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Self-esteem

The National Association for Self-Esteem (2010) defines self-esteem as ‘the experience of being capable of meeting life’s challenges and being worthy of happiness.’ A very simple description of self-esteem is, liking yourself for who you are, believing in yourself and knowing your capabilities. Young people with a healthy self-esteem are less likely to have problematic behaviours, are more likely to have appropriate social skills and are less susceptible to emotional concerns.

Nurturing your child’s self-esteem

Here are some practical tips to assist you in nurturing your children’s self-esteem.

  • Unconditionally love your children. Frequently tell your children that you love them.
  • Give your children time and attention.
  • Provide your children with a sense of family, community and culture.
  • Celebrate your children’s successes. Praise their effort rather than the outcome.
  • Allow your children to take age-appropriate risks.
  • Experiencing competence and success is important for a healthy self-esteem. Allow your children to engage in a wide range of activities. This will help them to find activities that they like, feel good about and are good at.
  • Encourage your children to try to new things.
  • Allow your children to fail. Teach them how to bounce back from failure. Trying and failing is better than not trying at all.
  • Increase your children’s independence by making them responsible for aspects of their daily lives.
  • Teach your children the value of making mistakes by modelling that it is okay to make mistakes and demonstrate how you resolve the mistake.
  • Teach them how to problem-solve; this skill will help them to cope with future challenges.

Poor self-esteem

Poor self-esteem can reduce a young person’s quality of life and make them at risk of emotional, social and behavioural mental health concerns. You should be concerned about your children’s poor self-esteem if they:

  • Are very critical of themselves and see themselves in a negative way
  • Have a lot of negative feelings, such as: anger, shame, guilt, sadness, worry
  • Believe that they are inferior to their peers
  • Can’t accept compliments from others
  • Are sensitive to criticism
  • Take personal blame for situations that are beyond their control
  • Fear trying new things
  • Aren’t able or willing to honestly communicate their needs, thoughts and feelings to others
  • Constantly seek approval from parents, peers and other adults
  • Have bullied other people
  • Tolerate unacceptable behaviour from other people
  • Harm themselves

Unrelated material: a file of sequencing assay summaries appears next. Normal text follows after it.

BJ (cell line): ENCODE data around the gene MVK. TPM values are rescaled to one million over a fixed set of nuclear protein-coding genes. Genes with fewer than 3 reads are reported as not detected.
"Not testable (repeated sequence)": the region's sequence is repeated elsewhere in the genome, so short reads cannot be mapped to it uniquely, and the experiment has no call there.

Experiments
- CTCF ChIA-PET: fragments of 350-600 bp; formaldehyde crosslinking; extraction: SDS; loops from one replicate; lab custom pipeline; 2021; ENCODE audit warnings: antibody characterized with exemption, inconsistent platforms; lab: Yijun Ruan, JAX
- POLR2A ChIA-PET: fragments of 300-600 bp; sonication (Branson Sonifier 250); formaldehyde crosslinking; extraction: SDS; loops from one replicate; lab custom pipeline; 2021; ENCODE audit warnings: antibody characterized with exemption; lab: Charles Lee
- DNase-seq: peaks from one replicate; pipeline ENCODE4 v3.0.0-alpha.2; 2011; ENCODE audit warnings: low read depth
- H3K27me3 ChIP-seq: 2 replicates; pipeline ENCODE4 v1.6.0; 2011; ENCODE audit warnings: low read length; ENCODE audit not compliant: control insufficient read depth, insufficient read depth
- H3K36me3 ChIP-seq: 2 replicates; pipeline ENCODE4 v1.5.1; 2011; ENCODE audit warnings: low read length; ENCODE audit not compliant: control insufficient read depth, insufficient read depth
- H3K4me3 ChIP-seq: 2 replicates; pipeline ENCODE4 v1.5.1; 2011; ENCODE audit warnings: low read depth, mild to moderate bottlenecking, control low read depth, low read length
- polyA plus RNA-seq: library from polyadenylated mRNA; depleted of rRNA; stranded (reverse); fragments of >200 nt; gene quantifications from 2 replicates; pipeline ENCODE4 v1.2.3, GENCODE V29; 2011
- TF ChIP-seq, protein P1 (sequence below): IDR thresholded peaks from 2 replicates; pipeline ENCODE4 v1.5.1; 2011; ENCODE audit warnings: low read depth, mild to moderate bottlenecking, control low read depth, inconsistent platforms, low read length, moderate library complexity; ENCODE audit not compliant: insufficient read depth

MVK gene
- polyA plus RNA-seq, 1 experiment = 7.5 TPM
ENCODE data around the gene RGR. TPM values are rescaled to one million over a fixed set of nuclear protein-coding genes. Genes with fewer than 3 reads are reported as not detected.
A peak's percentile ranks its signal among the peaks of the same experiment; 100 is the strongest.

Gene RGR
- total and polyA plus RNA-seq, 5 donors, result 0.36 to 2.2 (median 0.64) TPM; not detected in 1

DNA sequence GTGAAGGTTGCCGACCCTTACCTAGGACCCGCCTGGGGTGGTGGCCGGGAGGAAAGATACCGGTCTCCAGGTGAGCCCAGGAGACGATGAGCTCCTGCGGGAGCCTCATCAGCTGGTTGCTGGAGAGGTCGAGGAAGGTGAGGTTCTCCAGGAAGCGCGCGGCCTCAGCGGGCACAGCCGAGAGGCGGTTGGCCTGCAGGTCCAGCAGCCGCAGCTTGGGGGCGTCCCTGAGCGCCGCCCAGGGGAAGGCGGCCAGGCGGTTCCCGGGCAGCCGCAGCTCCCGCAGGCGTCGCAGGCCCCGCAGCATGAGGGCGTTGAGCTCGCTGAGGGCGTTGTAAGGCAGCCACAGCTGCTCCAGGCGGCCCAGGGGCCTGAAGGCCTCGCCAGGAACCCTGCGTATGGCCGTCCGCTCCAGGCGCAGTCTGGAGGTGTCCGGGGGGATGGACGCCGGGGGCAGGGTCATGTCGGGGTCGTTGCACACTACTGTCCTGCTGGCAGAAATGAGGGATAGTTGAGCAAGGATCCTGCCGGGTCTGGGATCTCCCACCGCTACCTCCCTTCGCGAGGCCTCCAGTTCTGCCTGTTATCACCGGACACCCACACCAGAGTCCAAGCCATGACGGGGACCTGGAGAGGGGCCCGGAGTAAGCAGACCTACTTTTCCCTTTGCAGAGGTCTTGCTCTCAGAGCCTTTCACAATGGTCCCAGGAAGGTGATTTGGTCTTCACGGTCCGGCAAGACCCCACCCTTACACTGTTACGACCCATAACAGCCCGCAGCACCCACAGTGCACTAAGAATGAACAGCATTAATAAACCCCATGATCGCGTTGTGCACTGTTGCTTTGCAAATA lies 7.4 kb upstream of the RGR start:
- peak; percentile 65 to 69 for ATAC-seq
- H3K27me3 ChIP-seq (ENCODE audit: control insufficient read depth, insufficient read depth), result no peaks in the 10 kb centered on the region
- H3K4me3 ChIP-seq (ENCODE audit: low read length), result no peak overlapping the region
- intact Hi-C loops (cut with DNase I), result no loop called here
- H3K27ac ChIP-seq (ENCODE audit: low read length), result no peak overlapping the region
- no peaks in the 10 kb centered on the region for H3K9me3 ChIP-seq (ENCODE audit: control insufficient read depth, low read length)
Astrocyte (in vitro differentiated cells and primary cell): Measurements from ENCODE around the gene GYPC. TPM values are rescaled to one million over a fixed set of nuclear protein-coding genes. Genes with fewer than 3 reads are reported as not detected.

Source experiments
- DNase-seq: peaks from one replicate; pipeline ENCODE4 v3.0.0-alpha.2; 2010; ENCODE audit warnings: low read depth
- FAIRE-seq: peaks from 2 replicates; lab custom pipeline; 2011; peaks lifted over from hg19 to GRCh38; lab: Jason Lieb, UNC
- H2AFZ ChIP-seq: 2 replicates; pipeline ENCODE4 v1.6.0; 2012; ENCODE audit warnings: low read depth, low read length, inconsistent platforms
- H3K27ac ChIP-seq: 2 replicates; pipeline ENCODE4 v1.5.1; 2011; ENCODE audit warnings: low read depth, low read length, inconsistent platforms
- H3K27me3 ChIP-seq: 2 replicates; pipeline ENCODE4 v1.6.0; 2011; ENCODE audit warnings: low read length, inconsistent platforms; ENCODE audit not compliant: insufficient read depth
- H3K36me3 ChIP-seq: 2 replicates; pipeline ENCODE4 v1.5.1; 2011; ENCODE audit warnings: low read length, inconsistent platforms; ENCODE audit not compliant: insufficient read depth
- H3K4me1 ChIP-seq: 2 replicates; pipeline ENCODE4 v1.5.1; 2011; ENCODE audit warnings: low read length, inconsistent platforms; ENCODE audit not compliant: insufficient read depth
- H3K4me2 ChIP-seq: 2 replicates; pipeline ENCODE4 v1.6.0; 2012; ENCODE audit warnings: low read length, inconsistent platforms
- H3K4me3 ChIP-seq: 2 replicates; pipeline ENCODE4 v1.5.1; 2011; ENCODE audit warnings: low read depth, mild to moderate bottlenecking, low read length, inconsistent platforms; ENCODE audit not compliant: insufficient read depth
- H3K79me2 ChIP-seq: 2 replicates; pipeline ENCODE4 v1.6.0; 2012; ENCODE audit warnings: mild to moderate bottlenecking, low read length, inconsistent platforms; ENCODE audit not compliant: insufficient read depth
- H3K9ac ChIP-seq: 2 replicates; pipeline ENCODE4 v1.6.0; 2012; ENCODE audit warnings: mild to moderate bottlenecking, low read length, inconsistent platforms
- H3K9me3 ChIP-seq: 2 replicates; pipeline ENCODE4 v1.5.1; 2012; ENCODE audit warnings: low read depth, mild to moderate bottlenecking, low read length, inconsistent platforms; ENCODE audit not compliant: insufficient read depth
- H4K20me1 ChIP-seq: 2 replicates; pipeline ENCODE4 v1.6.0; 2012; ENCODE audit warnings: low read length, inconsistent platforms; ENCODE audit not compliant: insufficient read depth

Underlying concerns associated with poor self-esteem

When young people have poor self-esteem, they often have concerns that aren’t being addressed or have needs that aren’t being met. In the table below we identify some concerns that could be underlying causes of your child’s poor self-esteem. For more information on each of these concerns, please follow the links.

Emotional

Behavioural

Educational

Social

  • Anxiety disorder
  • Trauma/stress related disorder
  • Depression
  • Obsessive compulsive and other related disorders
  • Anger
  • Tic disorders
  • Gender and sexual identity
  • Attention-Deficit Hyperactivity Disorder
  • Intermittent Disorder
  • Oppositional Defiant Disorder
  • Reading disorder
  • Maths disorder
  • Giftedness
  • Social skills deficits
  • Friendship concerns
  • Bullying
  • Assertiveness

Assessment of poor self-esteem

During your first session we meet with you and your child to conduct a clinical interview to discuss your child’s self esteem and to identify any other underlying behavioural, emotional , social or educational concerns your child may have. Finally, we develop a personalised, evidence-based treatment plan to help your child and your family.

Treatment of poor self-esteem

The aim of our treatment is to reduce your children’s negative concept of themselves and to overcome the negative impact those thoughts and feelings are having on their daily functioning. We accomplish this by helping you to understand your children’s thoughts, feelings, and needs, and by providing your children and family with strategies and skills that challenge your children’s beliefs about themselves while meeting their underlying needs.

We use evidence-based, cognitive behavioural therapy and acceptance and commitment therapy to treat low self-esteem. We use a range of cognitive behavioural therapy techniques, depending upon your individual child’s needs, such as:

  • Thought-challenging
  • Emotional regulation
  • Problem skills training
  • Exposure therapy

We may also use the following evidence-based therapy techniques:

  • Mindfulness/relaxation
  • Anxiety group programs
  • Resilience group programs

For more detailed information on what to expect in your sessions with us, please visit our Appointments page.

If you would like help in understanding and developing your child’s self-esteem, please contact us to schedule an appointment.